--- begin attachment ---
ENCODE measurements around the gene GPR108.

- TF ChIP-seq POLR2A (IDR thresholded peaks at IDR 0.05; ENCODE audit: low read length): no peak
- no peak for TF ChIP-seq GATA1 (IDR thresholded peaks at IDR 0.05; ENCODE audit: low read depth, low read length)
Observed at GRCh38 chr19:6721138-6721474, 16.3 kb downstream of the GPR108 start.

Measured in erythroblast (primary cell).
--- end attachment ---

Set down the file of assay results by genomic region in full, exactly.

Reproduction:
ENCODE measurements around the gene GPR108.

- TF ChIP-seq POLR2A (IDR thresholded peaks at IDR 0.05; ENCODE audit: low read length): no peak
- no peak for TF ChIP-seq GATA1 (IDR thresholded peaks at IDR 0.05; ENCODE audit: low read depth, low read length)
Observed at GRCh38 chr19:6721138-6721474, 16.3 kb downstream of the GPR108 start.

Measured in erythroblast (primary cell).